Once our tour with the Blackwater Rafting Company (check them out here!) was over, we reemerged into the sunlight and walked back to the outpost on the farm. There we struggled to peel ourselves out of our wetsuits and I took the most marvelous hot shower of my life despite the pins-and-needles feeling in my toes. By the time we met up with the our dry and energized bus tour mates, I felt exhausted and content.
We drove to Mourea where we would be exposed to Maori culture for the first time. We met our guide for a short bush-walk in Okere Falls Scenic Reserve where we learned about the significance of the area to the indigenous Ngati Hinerangi people and observed the Tutea and Okere waterfalls.
We spent the night in a traditional Maori Lodge of the Ngati Pikiao on edge of Lake Rotorua and Rotoiti. Upon arrival, we were welcomed by the family into the wharenui (Maori meeting house), a sacred place that represents the ancestors of their tribe. Women are asked to enter first after removing your shoes out of respect. Our hosts performed the traditional welcoming ceremony which included a welcome speech and song in the native tongue and a hongi or pressing of the noses together. I was so nervous to go up to everyone in such an intimate gesture, but Maori consider hongi the acknowledgement of the spirit through shared breath. I could do that, awkwardness be damned.
We then joined the family for a traditional and AMAZING meal of roast meat and vegetables before participating in Kapa Haka or traditional Maori song and dance. I really enjoyed the singing the dancing, especially the exaggerated facial expressions, intended to frighten opposing tribes or enemies. We were then asked to do it ourselves, girls vs. boys!
The girls and I performed the poi, a surprisingly complicated dance with a ball on a string, complete with a song which I DOMINATED by the way. Linda was our fearless leader, leading us in our Maori song and swaying of our hips seductively while swinging a ball around. It was hard but we did so well! I have video evidence but will spare you the embarrassment.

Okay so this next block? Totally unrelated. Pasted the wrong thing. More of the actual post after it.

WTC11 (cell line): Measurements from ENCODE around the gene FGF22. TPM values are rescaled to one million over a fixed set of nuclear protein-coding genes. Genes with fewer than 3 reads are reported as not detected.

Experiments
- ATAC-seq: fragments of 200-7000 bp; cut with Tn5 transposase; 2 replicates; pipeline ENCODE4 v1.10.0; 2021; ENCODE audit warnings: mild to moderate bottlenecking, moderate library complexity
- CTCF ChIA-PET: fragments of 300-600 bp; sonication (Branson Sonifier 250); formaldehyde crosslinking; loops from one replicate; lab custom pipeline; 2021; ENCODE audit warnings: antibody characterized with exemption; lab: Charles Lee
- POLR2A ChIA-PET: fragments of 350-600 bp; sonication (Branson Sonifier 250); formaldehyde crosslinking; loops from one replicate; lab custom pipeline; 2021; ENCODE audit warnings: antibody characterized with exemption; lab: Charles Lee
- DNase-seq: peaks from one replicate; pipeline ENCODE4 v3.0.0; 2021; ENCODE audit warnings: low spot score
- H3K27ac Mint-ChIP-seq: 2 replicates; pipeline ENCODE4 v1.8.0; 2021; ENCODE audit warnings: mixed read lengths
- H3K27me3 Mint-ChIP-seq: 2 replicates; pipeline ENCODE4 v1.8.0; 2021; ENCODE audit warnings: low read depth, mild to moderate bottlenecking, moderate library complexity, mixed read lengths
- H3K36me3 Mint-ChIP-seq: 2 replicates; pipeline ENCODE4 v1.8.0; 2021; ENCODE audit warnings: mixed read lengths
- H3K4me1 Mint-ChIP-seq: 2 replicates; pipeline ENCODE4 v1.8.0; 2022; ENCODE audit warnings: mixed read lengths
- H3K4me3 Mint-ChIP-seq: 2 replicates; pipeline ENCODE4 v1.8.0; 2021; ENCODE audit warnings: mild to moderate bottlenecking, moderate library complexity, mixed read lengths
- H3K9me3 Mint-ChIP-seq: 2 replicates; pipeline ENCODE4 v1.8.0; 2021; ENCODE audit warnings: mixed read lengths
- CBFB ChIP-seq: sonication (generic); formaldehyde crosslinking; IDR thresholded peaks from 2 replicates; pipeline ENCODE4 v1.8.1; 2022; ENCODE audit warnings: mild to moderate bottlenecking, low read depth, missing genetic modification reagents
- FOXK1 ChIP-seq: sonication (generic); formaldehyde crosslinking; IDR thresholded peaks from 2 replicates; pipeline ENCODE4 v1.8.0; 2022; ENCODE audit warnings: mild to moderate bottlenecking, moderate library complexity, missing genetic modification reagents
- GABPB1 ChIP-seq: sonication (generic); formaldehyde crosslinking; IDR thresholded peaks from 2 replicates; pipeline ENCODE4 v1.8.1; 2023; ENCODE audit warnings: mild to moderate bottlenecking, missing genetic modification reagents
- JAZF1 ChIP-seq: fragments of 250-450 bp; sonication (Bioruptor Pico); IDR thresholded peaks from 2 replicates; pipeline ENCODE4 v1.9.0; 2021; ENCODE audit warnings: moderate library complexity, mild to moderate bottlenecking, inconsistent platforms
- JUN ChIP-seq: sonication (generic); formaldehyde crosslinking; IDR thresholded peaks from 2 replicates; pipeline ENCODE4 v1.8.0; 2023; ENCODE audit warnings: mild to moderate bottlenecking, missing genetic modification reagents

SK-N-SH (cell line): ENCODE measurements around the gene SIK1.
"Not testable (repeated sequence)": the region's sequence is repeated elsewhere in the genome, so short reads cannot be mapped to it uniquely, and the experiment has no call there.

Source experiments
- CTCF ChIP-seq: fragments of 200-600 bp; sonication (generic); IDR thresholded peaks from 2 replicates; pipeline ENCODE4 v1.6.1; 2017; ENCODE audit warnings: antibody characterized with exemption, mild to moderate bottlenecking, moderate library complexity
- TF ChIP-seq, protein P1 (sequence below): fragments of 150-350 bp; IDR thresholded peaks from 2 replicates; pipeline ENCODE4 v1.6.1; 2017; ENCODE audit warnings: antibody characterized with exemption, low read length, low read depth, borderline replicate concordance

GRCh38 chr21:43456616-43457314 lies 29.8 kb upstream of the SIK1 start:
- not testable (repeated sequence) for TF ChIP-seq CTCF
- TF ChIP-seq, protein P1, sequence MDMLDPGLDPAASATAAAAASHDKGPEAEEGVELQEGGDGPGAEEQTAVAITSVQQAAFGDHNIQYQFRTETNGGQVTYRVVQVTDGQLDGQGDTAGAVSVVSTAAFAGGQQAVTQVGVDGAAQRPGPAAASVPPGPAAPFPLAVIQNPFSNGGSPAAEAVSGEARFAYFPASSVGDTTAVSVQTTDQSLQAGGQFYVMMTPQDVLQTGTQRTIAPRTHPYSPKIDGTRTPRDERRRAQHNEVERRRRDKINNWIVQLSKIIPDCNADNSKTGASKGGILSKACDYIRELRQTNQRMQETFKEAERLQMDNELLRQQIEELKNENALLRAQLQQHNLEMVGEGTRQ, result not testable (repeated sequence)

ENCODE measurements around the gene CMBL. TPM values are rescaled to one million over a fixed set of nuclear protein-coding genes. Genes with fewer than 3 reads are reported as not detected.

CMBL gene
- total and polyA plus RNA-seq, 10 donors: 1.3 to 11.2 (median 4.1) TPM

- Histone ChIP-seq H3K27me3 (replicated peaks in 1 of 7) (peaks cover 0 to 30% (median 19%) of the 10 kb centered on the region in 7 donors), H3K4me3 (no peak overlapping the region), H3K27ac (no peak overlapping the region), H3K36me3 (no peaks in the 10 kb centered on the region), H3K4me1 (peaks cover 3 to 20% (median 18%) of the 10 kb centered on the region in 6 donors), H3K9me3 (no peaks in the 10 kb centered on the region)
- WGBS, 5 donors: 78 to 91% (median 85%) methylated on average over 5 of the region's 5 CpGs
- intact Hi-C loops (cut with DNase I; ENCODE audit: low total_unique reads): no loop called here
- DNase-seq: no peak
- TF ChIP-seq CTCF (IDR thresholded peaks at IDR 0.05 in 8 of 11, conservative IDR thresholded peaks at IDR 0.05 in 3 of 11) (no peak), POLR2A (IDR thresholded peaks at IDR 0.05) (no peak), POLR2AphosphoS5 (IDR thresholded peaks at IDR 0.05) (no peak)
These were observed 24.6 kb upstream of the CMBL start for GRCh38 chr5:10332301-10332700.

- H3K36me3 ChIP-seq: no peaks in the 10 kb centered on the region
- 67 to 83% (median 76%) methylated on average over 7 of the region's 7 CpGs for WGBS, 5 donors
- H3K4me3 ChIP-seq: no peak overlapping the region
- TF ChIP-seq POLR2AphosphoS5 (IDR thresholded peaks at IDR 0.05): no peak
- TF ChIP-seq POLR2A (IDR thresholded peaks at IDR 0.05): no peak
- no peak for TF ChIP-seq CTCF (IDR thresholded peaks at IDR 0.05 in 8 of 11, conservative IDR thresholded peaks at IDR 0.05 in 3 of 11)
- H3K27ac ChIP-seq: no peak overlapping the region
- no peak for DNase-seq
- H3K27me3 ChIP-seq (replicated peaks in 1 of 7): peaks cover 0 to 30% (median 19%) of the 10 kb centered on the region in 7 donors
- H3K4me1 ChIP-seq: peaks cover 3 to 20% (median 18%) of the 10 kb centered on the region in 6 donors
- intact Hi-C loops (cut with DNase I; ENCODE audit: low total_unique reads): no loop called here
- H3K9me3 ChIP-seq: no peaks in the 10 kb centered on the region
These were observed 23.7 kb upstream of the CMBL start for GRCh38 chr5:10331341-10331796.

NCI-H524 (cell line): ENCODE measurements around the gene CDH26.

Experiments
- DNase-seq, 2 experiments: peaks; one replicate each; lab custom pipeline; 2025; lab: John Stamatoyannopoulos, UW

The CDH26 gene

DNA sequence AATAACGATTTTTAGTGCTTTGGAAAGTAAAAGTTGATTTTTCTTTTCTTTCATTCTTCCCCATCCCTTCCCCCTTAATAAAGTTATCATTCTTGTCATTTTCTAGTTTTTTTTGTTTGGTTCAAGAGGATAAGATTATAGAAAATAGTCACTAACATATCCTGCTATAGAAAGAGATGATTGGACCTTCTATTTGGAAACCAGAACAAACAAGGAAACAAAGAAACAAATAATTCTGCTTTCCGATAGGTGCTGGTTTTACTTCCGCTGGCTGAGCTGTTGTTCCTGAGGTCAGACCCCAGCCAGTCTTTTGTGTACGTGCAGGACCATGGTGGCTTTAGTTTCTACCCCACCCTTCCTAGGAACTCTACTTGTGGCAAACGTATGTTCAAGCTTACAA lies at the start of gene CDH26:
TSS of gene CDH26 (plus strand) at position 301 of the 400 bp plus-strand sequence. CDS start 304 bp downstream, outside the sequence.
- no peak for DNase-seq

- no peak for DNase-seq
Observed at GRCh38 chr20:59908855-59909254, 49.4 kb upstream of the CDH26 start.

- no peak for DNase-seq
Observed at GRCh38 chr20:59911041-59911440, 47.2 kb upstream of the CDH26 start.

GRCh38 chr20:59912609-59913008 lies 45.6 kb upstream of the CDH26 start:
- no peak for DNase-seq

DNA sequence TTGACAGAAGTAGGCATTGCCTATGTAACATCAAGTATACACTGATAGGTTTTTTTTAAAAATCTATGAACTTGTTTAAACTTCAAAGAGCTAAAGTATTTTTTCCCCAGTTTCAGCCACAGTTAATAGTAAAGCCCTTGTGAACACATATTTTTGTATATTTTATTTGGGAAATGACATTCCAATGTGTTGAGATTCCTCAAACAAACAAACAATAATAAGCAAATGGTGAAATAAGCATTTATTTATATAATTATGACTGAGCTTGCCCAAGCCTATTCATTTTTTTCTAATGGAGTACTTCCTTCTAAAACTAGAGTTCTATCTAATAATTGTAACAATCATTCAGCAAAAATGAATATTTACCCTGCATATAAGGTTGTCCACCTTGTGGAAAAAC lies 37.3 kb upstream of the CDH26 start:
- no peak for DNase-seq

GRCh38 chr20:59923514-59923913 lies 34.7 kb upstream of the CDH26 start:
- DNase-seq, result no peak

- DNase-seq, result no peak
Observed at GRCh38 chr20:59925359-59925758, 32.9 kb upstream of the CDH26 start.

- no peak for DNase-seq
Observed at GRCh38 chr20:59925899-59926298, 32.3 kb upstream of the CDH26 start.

The boys performed the Haka or traditional war dance made famous by the All Blacks rugby team. Honestly the Haka is so much easier, you just slap yourself and yell while making ridiculous faces. The boys won our little competition which meant the girls had to do the dishes for the evening. BOO. But wow that was so much fun!
Our fun group! I love these people.
That evening we spent the night in the meeting house on mattress pads and sleeping bags on the floor. Linda had NEVER SLEPT IN A SLEEPING BAG BEFORE which had both of us laughing hysterically at the ridiculousness of our sleeping arrangements. We were cracking ourselves up getting ready for bed under a very “exposed” ancestor carving and with 60 other backpackers in the same room. We stayed up late drinking tea and chatting with our friends before taking a shower in the amazing bathroom facilities and going to sleep in our communal lodgings. It was a ridiculous but fun experience that felt a lot like summer camp. I definitely enjoyed the entire evening and it is definitely something neither of us will ever forget!
We slept fitfully and dragged ourselves out of our sleeping bags for another full day, this time at the magical village of Hobbiton. Let the journey begin!
Catching up? Don’t miss anything…
New Zealand 1: Rain, Wine and Waiheke in Auckland
New Zealand 2: Boarding the Stray Bus and Raglan Beach